A Cautionary Tale

Rumors of Facebook's refusal to sell to Yahoo set off a chorus of predictions that it would repeat Friendster's fall from grace.

“People said I started the site just to meet girls," says Jonathan Abrams, founder of Friendster, one of the earliest social-networking companies. "But if I wanted to do that, I'd have opened a bar or started a rock group." Now the poster child for missed opportunities, he was the belle of the ball for a while: The site went live in March 2003 and with virtually no marketing had more than 3 million users by the fall. Every publication from Time to Vanity Fair was writing about him; he even made an appearance on late-night talk show Jimmy Kimmel Live. Google reportedly came calling, offering some $30 million for the site. Instead, Abrams went the venture route, taking $13 million from Kleiner Perkins Caulfield & Byers and Benchmark Capital—and that, he says, is where his troubles began. "I had basically made a prototype which worked fine for a couple of million users," he says. "But we needed to really rebuild things if we were going to scale." He says his board and investors "didn't get Friendster and wouldn't focus on something boring like fixing the technology." He was replaced as CEO and watched as a succession of marketing deals failed and a parade of CEOs followed—three in one 12-month period. By fall of 2005, Abrams was gone. "I'm never going to make a ton of money off of Friendster like Mark [Zuckerberg] will probably make from Facebook," he says. "But I've learned a lot."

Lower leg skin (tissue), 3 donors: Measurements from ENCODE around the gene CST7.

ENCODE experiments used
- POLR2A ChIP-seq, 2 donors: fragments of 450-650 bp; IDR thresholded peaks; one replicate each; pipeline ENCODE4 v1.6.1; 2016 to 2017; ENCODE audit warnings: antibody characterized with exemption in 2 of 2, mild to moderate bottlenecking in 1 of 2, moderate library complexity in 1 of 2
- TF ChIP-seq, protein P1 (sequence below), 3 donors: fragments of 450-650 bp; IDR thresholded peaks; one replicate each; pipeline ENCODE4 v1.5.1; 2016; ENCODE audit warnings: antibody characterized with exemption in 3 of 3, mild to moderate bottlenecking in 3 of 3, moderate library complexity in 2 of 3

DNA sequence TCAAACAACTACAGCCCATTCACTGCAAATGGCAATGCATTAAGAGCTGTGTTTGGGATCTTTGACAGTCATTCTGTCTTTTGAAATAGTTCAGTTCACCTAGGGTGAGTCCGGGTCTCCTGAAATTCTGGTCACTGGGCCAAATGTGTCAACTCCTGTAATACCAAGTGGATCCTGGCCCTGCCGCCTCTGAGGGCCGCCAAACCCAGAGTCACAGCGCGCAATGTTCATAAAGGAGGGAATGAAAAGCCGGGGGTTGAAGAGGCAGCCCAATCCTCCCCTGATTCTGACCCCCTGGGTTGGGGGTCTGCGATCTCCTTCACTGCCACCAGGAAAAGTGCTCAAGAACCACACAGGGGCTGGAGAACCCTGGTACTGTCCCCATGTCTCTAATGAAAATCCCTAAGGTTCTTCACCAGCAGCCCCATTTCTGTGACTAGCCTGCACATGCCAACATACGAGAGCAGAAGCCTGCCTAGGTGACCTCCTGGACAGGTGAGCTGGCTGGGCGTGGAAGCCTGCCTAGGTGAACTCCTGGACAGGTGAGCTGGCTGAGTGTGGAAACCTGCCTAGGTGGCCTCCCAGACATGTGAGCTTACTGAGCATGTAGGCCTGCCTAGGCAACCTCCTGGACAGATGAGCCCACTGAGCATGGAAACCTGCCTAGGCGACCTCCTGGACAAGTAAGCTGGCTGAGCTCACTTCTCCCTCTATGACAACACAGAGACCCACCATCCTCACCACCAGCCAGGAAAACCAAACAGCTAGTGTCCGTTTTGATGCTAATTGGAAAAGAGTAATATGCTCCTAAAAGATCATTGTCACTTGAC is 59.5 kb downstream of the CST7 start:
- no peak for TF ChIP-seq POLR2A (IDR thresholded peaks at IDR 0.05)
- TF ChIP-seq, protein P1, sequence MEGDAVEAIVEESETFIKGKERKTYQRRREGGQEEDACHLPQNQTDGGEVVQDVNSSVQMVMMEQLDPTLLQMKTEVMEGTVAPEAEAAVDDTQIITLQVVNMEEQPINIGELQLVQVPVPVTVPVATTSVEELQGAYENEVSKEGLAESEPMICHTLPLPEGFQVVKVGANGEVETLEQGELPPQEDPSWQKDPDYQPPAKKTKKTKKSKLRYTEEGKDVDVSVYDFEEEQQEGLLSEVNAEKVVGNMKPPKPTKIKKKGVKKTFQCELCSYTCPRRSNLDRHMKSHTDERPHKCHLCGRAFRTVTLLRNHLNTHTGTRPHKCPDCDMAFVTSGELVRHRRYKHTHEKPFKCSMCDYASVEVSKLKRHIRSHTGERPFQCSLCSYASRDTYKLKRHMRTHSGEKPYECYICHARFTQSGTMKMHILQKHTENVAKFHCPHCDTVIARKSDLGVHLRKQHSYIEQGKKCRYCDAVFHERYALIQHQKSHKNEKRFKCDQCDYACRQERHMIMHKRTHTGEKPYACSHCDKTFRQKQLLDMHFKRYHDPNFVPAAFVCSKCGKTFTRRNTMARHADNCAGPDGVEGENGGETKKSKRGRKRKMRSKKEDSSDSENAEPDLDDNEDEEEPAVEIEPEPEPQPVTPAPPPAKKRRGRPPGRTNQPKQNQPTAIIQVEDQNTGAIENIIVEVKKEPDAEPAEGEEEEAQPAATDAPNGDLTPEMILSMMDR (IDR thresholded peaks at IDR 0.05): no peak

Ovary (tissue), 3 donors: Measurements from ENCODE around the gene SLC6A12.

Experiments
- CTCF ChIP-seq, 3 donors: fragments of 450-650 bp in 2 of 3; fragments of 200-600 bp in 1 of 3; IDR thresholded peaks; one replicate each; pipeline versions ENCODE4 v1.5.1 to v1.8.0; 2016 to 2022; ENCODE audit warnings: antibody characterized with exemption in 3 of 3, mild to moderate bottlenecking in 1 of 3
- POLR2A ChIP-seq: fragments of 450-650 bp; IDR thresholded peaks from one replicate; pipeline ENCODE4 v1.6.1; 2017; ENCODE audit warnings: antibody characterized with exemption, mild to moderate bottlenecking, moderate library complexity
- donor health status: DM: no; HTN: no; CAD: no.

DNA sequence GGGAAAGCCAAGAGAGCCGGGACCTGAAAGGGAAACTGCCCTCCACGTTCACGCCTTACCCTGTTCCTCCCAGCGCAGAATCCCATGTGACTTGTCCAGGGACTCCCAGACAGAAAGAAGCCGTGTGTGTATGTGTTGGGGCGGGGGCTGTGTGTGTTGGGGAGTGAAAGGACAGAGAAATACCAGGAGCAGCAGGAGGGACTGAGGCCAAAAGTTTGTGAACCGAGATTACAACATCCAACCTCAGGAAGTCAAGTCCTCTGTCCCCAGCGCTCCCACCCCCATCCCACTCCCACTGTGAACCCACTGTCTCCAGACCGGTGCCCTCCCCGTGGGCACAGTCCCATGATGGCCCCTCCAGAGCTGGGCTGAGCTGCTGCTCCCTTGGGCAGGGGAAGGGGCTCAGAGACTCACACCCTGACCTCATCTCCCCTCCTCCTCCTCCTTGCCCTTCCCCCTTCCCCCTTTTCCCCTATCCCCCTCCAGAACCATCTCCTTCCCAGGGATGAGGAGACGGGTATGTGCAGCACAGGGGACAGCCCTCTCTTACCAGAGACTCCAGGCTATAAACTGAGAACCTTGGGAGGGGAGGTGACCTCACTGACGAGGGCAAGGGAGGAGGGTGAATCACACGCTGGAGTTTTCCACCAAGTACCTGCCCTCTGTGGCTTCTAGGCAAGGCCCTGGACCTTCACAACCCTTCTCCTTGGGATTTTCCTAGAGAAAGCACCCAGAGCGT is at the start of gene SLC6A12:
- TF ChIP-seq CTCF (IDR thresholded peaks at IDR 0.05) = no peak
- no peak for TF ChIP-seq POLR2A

Today, Abrams, 37, owns a bar (but has a girlfriend) and is starting a new networking site, Socializr, which will be a cross between a networking site like Friendster and an events-management site like Evite. He has raised about $1 million, some from former Friendster investors. And he's keeping things small until he knows the technology works. "I plan to make it scalable and well designed from the get-go." As for Facebook, he says, "Clearly, Mark has already done a lot of smart things." Keeping control and having a board he can work with are the critical issues. "Everyone hopes for a story like Facebook," Abrams says, but most stories are about entrepreneurs persistently failing before they find success. What's happened to Facebook is "like winning the lottery."

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